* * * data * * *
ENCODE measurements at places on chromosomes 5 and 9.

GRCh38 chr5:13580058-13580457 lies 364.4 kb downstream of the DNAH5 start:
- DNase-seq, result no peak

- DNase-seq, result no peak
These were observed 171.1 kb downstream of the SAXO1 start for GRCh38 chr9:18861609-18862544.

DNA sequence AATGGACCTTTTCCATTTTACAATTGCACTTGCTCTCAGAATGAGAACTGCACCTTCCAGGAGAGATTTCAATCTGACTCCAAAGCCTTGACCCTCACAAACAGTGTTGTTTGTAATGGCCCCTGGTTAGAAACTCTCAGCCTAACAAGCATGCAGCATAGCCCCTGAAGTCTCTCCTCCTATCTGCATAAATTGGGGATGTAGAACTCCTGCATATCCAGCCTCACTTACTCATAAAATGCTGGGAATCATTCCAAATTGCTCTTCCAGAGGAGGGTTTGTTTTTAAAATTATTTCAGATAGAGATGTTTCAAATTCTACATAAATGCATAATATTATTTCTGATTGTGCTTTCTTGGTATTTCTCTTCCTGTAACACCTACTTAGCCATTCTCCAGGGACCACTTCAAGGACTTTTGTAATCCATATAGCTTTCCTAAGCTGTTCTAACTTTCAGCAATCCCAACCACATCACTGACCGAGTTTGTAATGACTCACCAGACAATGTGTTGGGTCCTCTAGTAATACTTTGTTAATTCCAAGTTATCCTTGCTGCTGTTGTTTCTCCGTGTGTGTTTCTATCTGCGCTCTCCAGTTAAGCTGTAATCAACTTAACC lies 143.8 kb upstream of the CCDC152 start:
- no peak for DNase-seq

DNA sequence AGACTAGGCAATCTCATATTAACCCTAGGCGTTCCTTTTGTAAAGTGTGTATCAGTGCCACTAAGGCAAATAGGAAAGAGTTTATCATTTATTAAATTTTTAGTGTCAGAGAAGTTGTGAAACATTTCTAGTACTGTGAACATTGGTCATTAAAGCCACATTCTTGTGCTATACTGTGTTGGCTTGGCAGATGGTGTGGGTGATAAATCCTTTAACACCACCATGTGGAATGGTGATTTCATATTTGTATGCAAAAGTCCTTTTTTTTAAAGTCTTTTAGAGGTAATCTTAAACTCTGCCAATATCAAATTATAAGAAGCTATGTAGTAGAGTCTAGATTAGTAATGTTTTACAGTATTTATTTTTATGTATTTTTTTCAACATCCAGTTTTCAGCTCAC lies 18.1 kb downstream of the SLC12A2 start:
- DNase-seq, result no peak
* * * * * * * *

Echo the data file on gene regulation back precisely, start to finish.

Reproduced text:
ENCODE measurements at places on chromosomes 5 and 9.

GRCh38 chr5:13580058-13580457 lies 364.4 kb downstream of the DNAH5 start:
- DNase-seq, result no peak

- DNase-seq, result no peak
These were observed 171.1 kb downstream of the SAXO1 start for GRCh38 chr9:18861609-18862544.

DNA sequence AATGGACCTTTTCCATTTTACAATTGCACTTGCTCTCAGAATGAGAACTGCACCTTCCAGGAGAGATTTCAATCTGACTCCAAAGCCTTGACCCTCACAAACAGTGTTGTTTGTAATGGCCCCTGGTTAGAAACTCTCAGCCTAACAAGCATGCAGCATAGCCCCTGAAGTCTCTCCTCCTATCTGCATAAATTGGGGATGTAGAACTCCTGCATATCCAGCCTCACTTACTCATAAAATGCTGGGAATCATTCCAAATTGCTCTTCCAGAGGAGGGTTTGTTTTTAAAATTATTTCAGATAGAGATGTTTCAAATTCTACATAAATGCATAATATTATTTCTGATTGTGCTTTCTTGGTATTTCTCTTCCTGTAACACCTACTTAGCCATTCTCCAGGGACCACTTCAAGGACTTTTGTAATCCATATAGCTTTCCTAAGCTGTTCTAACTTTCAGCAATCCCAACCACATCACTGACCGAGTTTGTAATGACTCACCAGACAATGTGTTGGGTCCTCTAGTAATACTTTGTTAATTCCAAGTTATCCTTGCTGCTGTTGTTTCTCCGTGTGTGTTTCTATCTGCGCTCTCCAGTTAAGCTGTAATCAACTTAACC lies 143.8 kb upstream of the CCDC152 start:
- no peak for DNase-seq

DNA sequence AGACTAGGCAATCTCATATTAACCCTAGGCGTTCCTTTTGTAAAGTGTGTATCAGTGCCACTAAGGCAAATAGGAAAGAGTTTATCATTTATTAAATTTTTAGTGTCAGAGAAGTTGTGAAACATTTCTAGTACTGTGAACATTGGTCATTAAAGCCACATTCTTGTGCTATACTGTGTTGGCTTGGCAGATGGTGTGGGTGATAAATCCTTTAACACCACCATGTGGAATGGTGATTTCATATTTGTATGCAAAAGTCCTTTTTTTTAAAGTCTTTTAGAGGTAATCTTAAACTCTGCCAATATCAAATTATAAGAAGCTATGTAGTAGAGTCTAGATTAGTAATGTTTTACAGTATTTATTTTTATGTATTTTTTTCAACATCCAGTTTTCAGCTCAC lies 18.1 kb downstream of the SLC12A2 start:
- DNase-seq, result no peak